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Friday, January 13, 2017

Groove Book Report: The Annual - edited by Kate De Goldi and Susan Paris (Gecko Press)

cv_annualWhen I was a kid we had 'annuals' on our bookcase shelves in our cribs and holiday houses.  Normally they were Girl's Own or Boy's Own or The Scout Annual.  If you were really lucky you might get an old Andy Capp comic strip collection' or perhaps a Footrot Flats collection.  I spent hours pouring over these.  A real treat was a Christmas present from someone with connections to the Mother Country who bought me that year's Wizzer and Chips Annual or Buster.   The Beano was considered to risque and possibly too dodgy, too. ' Whatever the case, all of these were a collection of that year's work, with special emphasis on new or unreleased pieces or stories designed especially for the Christmas season.  Each Boy's Own or Girl's Own featured adventure stories, stories of bravery, some history and contemporary reference, activities and so on.  They were great.  As a kid they were really the internet in one book! Ok - so that's never going to happen again.  Times have changed.  But the idea of compiling as much variety into one book is still appealing.  And that's just what Gecko Press have done with  Annual.

 Mind you, as a parent I was a little reluctant to let my 7 year old put her greasy paws all over this wonderfully compiled collect.  Even the end papers, decorated by cartoonist Dylan Horrocks, are a work of art.  Gecko have long produced wonderful, thought provoking books tat are more artifacts than consumer items and this one is no exception.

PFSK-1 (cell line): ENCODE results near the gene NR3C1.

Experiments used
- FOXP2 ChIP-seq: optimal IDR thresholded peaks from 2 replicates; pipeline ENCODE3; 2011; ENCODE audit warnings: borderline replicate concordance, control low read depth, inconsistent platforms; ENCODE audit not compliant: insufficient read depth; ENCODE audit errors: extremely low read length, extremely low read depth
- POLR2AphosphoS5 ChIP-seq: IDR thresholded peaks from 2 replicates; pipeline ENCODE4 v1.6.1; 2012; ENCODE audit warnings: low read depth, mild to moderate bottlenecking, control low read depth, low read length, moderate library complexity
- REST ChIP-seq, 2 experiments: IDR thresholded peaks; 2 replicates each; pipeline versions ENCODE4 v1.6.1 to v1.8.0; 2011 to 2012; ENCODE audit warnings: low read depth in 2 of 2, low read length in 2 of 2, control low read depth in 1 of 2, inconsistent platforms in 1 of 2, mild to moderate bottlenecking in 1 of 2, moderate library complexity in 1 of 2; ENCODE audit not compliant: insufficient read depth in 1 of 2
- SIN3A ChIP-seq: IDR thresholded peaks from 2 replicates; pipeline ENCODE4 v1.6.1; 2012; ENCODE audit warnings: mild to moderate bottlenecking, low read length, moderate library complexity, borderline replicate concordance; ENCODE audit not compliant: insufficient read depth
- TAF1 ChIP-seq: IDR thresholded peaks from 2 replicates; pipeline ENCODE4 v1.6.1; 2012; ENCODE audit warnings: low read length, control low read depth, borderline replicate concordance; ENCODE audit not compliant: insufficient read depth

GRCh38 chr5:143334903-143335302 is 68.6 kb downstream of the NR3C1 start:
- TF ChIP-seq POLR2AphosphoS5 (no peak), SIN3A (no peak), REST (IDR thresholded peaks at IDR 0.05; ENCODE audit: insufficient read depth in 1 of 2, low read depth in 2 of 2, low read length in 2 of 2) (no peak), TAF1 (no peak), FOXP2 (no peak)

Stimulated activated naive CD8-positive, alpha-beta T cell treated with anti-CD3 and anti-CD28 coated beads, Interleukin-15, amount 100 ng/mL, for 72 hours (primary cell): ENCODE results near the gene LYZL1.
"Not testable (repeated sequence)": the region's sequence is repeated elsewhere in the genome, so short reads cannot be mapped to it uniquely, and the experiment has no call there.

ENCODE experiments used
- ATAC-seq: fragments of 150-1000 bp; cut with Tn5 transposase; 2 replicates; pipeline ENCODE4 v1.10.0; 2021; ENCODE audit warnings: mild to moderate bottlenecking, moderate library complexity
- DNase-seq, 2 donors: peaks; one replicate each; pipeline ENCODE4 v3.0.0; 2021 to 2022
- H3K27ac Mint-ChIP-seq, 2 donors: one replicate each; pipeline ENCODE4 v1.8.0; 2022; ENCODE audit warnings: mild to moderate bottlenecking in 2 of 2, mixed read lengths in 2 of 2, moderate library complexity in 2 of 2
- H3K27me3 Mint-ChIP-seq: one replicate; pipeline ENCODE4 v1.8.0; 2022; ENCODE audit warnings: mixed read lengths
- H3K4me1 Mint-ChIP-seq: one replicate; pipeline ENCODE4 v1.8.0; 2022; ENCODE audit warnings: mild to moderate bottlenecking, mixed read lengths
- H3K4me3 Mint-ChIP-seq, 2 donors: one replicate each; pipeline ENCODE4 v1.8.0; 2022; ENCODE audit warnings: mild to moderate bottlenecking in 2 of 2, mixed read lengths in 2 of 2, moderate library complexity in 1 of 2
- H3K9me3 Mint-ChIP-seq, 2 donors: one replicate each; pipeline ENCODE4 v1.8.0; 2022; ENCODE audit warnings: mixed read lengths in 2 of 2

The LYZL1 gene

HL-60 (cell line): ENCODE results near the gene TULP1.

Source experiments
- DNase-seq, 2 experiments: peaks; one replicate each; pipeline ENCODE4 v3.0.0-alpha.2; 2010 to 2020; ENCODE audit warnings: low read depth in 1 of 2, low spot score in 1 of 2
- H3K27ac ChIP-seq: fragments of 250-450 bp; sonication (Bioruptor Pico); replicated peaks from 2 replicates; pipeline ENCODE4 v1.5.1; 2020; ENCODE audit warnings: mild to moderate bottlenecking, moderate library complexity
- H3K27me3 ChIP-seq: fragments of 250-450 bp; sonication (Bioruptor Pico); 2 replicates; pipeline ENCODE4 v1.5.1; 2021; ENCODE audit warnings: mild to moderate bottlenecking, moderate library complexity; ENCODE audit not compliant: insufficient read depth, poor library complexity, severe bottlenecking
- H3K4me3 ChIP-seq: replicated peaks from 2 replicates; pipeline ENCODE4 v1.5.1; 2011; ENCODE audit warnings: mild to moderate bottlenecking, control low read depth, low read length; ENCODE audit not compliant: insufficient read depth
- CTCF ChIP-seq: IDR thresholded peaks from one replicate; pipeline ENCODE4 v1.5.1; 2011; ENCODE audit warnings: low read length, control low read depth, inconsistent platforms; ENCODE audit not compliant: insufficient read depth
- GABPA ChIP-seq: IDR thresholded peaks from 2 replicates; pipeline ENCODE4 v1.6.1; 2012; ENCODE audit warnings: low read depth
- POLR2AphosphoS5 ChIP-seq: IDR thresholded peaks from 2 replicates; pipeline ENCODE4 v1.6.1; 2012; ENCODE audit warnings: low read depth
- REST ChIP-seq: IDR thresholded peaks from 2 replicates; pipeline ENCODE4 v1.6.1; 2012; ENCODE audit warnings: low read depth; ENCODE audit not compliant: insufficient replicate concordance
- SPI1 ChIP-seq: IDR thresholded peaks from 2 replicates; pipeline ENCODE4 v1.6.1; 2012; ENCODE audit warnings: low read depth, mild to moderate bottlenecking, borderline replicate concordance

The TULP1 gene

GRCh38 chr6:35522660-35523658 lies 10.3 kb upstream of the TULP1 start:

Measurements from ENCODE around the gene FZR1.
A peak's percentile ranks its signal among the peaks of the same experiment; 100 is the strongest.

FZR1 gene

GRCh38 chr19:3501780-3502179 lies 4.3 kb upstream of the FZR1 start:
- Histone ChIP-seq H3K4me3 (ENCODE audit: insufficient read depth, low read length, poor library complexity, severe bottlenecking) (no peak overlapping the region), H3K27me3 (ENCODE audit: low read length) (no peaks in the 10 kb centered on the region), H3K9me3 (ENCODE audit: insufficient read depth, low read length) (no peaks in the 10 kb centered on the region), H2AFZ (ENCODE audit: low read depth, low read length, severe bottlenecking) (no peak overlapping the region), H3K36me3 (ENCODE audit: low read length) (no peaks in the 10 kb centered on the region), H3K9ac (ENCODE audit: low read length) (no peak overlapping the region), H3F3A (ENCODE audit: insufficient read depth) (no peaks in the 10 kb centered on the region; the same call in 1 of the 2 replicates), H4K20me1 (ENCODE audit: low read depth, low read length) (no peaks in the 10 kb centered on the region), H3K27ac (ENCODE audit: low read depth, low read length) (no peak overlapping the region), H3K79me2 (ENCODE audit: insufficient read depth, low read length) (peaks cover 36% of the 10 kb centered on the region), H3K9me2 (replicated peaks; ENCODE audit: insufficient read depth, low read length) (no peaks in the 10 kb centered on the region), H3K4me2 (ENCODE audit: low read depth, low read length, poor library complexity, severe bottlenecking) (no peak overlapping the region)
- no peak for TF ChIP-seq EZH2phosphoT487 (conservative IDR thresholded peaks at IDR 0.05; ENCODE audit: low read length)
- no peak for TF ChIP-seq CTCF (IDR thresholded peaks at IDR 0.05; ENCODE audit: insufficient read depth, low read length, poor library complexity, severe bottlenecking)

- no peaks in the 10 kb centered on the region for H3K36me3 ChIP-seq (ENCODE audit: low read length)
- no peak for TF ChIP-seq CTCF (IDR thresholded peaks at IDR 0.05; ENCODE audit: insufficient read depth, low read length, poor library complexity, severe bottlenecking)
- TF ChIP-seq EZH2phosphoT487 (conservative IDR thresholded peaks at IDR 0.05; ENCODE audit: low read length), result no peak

It all starts with The Tailor's Tale by Renata Hopkins, a short story about a girl, her grandfather and a 'treasure they made from things he stole'.  This is a wonderfully provocative little tale in that tradition of Storytime on RNZ Saturday Mornings.  It treats the reader with real care, engaging them with respect and teasing them to read on to completion.  Fear of missing out lurks under the surface.  

The next piece is one by Horrocks.  A bit of a twist on the old 'spot the difference'.  This one has two diversely different bedrooms, with the challenge: Spot the similarities.  Some are literal.  Some are referential or metaphoric.  Either way kids will love comparing the two fully illustrated pages.  Parents will enjoy comparing the clean with the messy room and using it as an example of good house keeping.  Back off, parents.  These kids are on holiday!

Tim Upperton offers us a little 'alternative' poetry with Kill List.  He wickedly writes about the secret plans to knock off the chimpanzees.  It's a funny and beautifully 'un-PC' take.  Deliciously, it challenges kid's own moral sensibilities in a world where such things cannot exist anymore.  He kidding, of course. But they know they are being manipulated and love it!  

Jonathan King's cartoon Holiday is a classic bit of Kiwi comic strip, the kind of thing that hides in school journals.  It starts all positive and clean but soon wanders into X-Files land pretty quickly.